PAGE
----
TUMBY BAY - The massive scale of wastage by failed politicians in Enga, as reported by veteran journalist Daniel Kumbon, is simply stunning.
If similar wastage has occurred in the other province, and there’s no reason to believe it hasn’t, just imagine how catastrophic this has been for Papua New Guinea.
And yet, as Daniel reports, nobody seems to care, least of all the successive governments that provided the funds in the first place.
Shaking my head at these unbelievable revelations, I then watch a theatrical press conference held by lawyer Paul Paraka to announce his plan to sue his way through a slew of politicians and public servants for an incredible amount of money ostensibly for the loss of reputation and income caused by questionable government legal practises.
While my opinion of lawyers and politicians has plumbed new depths, I couldn’t help but feel for the ordinary people of Papua New Guinea.
Those ordinary people taught me a lot when I was a kiap and in the years afterwards. One of those things was the abhorrence of greed and unnecessary waste.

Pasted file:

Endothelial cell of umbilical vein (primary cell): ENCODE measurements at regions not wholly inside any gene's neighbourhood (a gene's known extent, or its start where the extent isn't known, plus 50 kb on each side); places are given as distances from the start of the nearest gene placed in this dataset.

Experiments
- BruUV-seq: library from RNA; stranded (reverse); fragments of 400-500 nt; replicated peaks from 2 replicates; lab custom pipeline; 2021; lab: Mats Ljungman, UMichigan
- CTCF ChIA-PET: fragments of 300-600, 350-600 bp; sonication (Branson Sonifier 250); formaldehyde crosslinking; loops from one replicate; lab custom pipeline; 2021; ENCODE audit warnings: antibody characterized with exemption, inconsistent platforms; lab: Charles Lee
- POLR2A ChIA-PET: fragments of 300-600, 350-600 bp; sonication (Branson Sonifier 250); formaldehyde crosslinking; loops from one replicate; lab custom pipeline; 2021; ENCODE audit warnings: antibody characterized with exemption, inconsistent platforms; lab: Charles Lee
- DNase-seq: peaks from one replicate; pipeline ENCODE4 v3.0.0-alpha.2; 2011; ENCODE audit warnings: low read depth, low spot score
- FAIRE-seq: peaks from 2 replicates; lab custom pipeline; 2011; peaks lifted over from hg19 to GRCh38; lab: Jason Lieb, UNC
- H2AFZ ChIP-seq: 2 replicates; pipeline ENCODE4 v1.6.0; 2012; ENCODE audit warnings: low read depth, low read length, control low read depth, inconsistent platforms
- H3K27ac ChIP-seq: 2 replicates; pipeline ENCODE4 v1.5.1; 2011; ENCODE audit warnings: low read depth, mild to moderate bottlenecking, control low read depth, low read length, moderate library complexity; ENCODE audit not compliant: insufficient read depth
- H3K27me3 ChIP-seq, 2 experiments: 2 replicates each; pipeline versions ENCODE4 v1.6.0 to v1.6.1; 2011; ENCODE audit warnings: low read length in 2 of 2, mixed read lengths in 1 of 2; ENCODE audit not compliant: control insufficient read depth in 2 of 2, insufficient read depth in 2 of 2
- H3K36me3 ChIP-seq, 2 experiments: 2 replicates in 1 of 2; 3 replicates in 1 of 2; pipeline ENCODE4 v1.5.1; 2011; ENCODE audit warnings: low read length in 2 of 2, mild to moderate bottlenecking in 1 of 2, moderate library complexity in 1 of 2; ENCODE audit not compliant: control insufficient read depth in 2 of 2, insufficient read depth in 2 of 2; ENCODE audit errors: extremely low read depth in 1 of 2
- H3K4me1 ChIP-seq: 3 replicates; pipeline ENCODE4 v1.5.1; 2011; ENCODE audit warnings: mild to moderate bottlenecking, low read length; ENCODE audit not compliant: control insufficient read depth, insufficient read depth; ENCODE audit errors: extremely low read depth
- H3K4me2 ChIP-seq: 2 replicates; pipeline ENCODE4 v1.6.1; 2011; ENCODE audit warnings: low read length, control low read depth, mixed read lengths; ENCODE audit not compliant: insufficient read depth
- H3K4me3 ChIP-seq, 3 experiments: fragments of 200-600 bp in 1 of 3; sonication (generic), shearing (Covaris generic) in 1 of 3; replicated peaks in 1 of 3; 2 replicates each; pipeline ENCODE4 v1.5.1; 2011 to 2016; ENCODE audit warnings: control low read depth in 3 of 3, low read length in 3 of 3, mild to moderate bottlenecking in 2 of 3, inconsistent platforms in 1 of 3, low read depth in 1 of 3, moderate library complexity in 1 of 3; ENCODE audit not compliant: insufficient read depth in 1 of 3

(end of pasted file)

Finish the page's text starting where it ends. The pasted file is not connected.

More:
As a young kiap conducting patrols into remote areas I often saw people carrying away the bottles, jars and tin cans that we discarded. To them these were still valuable and useful items too good to waste.
Since then I’ve had extreme difficulty throwing away such things. I religiously clean glass jars to use for other purposes, storing screws and nails in my shed or off to the local craft shop for the ladies to use for their jams, pickles and relishes.
I even wash out tin cans before I put them in the recycling bin along with the newspapers and cardboard I have collected.
From my experience as a child in the 1950s, but more so after seeing life in the squatter settlements and on the streets of Port Moresby and other Papua New Guinean towns, I also abhor the wastage of food.
When I take my grandchildren out to eat I find myself either finishing off their casually abandoned meals or carrying them away for the dogs and chooks to eat. I religiously eat everything on my own plate and if I can’t I take that away with me too.
Despite the looks I get from waiters and other diners I don’t think I’m mean or miserly, it’s just that life has taught me the value of certain things, how lucky I am and how unlucky are so many other people.
It is ironic, I think, that I learned these valuable lessons largely in Papua New Guinea, a place where greed and wastage on a grand scale now seems to go unnoticed.